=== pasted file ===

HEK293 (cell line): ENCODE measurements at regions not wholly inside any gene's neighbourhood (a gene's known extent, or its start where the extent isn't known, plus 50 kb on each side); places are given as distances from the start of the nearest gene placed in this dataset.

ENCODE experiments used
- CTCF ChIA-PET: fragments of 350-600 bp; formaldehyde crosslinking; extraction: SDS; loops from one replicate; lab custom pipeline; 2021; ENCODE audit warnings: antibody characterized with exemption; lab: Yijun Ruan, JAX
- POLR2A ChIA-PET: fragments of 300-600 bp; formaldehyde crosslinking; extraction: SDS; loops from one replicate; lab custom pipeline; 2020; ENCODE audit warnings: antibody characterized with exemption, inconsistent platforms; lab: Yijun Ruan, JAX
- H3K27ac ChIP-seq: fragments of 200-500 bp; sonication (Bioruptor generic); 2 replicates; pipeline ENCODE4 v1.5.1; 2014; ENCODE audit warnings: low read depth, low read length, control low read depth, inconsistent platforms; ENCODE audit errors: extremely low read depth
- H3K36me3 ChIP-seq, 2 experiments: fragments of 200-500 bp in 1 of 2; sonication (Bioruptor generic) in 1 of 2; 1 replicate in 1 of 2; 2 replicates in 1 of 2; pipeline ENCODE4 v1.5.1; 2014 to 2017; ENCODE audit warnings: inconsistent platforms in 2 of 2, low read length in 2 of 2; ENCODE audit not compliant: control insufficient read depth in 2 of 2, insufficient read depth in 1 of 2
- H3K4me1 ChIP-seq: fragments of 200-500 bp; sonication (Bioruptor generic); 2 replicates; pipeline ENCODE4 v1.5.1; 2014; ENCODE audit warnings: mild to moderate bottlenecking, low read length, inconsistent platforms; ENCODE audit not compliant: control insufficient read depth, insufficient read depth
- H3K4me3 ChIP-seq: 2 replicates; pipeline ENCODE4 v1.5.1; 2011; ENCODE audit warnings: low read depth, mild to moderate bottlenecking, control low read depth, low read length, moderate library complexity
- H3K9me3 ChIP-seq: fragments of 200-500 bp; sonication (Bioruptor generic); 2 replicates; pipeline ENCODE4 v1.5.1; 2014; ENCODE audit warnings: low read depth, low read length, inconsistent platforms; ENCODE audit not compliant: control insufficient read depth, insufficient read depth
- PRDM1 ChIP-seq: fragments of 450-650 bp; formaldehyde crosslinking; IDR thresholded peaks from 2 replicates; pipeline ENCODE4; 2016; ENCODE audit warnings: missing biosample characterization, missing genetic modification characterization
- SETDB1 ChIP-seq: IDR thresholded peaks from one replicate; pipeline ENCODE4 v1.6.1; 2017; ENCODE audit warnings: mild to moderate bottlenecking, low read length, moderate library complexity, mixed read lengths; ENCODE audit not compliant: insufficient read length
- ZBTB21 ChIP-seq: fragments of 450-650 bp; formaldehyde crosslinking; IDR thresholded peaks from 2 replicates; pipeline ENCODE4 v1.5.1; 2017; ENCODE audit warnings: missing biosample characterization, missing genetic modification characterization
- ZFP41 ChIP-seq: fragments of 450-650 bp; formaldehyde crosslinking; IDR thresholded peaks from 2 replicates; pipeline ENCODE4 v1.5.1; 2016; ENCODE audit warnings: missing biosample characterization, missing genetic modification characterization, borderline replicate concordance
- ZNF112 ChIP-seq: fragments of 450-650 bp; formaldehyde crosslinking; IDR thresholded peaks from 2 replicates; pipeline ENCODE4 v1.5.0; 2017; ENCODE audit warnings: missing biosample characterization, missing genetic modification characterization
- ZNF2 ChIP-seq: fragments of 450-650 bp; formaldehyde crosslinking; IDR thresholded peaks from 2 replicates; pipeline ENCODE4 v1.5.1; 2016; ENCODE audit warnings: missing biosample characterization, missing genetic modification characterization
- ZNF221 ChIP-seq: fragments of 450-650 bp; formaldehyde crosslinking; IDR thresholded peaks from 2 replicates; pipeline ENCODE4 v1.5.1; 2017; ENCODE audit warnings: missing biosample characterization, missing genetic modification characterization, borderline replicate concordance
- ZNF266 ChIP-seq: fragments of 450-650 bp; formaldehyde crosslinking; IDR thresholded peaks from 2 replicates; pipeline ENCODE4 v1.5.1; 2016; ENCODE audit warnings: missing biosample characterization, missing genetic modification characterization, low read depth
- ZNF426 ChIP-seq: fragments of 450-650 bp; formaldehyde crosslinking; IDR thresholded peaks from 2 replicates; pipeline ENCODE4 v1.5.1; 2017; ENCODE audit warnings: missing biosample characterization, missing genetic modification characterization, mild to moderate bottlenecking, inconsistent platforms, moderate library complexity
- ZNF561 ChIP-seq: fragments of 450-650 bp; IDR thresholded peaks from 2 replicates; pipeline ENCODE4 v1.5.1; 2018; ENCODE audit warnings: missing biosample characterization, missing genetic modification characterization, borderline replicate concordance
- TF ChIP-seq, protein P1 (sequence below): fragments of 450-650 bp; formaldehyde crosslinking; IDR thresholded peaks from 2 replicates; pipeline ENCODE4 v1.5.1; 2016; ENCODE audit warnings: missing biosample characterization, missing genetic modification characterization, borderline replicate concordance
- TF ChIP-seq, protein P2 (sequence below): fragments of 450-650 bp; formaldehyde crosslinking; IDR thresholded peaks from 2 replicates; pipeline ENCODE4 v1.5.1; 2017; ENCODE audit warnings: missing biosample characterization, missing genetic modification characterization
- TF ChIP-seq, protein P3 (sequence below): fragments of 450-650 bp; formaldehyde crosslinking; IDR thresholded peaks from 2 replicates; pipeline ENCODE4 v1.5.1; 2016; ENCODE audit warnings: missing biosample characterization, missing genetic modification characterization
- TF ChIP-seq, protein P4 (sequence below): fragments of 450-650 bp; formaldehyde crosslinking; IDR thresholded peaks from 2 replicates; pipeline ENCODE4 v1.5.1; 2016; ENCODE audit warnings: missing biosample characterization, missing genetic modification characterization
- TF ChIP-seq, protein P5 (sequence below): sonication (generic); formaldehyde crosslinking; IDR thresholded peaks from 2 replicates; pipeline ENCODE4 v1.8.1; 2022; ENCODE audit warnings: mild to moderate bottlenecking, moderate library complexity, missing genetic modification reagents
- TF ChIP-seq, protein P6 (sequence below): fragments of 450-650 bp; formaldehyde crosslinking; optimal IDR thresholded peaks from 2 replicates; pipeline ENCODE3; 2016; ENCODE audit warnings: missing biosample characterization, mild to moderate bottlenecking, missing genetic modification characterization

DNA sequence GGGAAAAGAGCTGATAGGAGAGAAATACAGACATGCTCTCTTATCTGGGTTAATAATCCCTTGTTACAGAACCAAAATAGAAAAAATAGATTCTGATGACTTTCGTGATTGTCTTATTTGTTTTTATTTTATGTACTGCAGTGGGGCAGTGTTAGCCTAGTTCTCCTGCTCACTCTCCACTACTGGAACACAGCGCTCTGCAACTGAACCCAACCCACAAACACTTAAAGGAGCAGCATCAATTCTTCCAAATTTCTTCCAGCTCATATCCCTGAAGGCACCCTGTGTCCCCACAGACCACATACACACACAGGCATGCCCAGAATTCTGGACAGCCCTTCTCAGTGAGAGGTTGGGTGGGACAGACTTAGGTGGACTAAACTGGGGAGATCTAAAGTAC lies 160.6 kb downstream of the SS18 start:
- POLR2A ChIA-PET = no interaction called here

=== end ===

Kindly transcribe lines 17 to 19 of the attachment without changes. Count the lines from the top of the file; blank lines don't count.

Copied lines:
- ZNF266 ChIP-seq: fragments of 450-650 bp; formaldehyde crosslinking; IDR thresholded peaks from 2 replicates; pipeline ENCODE4 v1.5.1; 2016; ENCODE audit warnings: missing biosample characterization, missing genetic modification characterization, low read depth
- ZNF426 ChIP-seq: fragments of 450-650 bp; formaldehyde crosslinking; IDR thresholded peaks from 2 replicates; pipeline ENCODE4 v1.5.1; 2017; ENCODE audit warnings: missing biosample characterization, missing genetic modification characterization, mild to moderate bottlenecking, inconsistent platforms, moderate library complexity
- ZNF561 ChIP-seq: fragments of 450-650 bp; IDR thresholded peaks from 2 replicates; pipeline ENCODE4 v1.5.1; 2018; ENCODE audit warnings: missing biosample characterization, missing genetic modification characterization, borderline replicate concordance